Cybercriminals laundered $8.6 billion worth of cryptocurrency in 2021.
This is according to a report released on Wednesday by a blockchain data company Chainalysis.
Chainalysis tracks cryptocurrency wallets controlled by criminals such as ransomware attackers, malware operators, and scammers.
The report explains that the $8.6 billion represents a 30% increase in money laundering activity compared to2020.
It added that such an increase is unsurprising given the significant growth of both legitimate and illicit cryptocurrency activity in 2021.
“Overall, cybercriminals have laundered over $33 billion worth of cryptocurrency since 2017, with most of the total overtime moving to centralized exchanges,” the report said.
The report also noted that North Korea-affiliated hackers, in particular, were responsible for $400 million worth of cryptocurrency hacks last year alone.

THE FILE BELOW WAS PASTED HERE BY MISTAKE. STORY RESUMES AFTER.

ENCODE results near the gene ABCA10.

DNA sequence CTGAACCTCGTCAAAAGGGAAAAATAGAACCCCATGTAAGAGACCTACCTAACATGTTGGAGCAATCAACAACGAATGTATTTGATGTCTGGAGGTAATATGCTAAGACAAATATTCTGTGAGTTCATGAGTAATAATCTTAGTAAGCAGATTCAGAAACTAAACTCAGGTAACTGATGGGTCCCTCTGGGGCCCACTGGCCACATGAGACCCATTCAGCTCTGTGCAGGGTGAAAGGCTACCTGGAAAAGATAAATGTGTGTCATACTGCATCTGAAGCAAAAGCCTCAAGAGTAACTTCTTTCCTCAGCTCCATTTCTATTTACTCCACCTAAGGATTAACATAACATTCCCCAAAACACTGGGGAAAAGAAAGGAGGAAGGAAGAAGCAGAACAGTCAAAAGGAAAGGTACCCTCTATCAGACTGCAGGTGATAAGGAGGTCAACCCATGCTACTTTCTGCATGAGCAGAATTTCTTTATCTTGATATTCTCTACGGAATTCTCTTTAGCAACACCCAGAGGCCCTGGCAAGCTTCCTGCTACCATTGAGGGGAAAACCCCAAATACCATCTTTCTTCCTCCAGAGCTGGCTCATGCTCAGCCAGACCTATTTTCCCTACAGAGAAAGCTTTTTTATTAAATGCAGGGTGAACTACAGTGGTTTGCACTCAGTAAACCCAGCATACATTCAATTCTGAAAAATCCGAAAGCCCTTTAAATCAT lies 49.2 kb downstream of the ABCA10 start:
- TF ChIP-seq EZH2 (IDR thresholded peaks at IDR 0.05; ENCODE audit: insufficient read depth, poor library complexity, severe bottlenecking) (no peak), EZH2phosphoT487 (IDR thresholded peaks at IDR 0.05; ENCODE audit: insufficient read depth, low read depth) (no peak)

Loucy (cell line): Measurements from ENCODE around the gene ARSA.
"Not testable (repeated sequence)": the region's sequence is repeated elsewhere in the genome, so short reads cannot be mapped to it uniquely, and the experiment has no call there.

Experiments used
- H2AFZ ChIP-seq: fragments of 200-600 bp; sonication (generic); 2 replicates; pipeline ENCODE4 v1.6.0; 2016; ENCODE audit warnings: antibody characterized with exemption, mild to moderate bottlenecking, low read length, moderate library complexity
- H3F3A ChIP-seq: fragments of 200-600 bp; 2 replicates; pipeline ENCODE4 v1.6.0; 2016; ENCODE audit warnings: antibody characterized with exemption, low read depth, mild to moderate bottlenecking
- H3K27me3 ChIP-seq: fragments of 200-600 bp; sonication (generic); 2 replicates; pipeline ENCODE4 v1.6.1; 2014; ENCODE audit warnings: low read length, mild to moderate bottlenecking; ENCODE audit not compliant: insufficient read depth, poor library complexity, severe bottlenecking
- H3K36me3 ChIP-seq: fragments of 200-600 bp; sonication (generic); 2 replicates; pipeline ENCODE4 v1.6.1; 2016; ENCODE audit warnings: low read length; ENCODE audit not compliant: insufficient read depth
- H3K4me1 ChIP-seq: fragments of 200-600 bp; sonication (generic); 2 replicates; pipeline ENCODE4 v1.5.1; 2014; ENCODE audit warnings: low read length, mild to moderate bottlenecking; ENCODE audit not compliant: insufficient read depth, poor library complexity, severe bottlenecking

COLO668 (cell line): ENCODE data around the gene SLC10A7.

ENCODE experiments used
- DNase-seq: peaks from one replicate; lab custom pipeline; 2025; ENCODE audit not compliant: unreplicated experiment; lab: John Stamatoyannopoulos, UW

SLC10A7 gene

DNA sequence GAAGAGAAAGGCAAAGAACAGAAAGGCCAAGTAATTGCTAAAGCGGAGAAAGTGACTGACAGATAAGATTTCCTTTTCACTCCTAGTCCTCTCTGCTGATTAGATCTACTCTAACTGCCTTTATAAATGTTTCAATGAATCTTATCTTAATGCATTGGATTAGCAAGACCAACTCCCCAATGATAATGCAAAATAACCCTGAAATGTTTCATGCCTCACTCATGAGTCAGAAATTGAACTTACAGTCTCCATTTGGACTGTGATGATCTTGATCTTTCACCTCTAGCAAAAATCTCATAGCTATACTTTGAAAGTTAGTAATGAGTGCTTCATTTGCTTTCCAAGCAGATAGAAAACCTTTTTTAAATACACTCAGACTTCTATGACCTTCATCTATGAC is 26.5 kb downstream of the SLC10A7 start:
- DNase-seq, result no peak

Evolution Of Criminal Finances
Similarly, a report by Europol, also published on Wednesday, highlighted pseudo-anonymity and decentralisation as major factors providing a favourable environment for criminals.
“It is important to highlight that cryptocurrencies are not anonymous. Every single transaction is logged in the blockchain, which is a ledger of all transactions distributed to all users in the network. Most blockchains are publicly available, making transactions traceable,” the report read.
Europol asserts that virtually all kinds of criminal profits are laundered using cryptocurrencies. with some of the activities ranging from the laundering of proceeds already in digital form, such as the payment of ransoms or criminal infrastructures, to a transformation of huge amounts of cash into virtual assets.
Examples of cryptocurrency usage in money laundering schemes include the purchase of cryptocurrencies by criminal networks using illicit proceeds and the use of cryptocurrencies to transfer funds.
The European Union law enforcement agency indicated that the use of cryptocurrencies in money laundering schemes has been increasing, and many criminal networks relied on cryptocurrencies as a payment medium during the COVID-19 pandemic.